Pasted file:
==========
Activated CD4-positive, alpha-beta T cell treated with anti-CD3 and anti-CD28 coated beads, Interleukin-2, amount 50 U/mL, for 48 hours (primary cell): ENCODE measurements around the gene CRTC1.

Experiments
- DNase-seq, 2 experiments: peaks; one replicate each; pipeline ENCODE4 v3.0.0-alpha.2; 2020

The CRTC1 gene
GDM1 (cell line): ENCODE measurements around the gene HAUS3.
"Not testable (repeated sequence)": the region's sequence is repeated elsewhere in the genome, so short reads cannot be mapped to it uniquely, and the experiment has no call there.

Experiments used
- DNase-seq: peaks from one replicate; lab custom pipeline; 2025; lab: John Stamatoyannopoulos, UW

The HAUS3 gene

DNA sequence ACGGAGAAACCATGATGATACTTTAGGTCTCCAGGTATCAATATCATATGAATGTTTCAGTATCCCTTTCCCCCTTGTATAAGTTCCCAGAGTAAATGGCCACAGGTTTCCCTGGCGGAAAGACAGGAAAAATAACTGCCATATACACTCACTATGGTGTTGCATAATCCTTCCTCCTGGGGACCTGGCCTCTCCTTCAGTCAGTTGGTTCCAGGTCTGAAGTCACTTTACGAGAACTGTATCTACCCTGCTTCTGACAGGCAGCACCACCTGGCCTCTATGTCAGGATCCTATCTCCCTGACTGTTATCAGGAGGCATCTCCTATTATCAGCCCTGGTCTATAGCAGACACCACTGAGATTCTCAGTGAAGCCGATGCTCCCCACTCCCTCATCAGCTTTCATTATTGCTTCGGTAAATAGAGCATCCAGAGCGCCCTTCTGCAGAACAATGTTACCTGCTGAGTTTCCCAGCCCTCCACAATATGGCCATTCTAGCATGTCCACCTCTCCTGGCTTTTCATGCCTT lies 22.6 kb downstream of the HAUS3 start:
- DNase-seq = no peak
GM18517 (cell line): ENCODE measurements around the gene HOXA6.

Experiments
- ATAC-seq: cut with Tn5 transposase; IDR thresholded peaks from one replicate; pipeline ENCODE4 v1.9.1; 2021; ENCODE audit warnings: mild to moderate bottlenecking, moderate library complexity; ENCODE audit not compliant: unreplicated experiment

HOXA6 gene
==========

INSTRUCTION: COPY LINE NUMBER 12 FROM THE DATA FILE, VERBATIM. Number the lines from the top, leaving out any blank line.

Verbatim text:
GM18517 (cell line): ENCODE measurements around the gene HOXA6.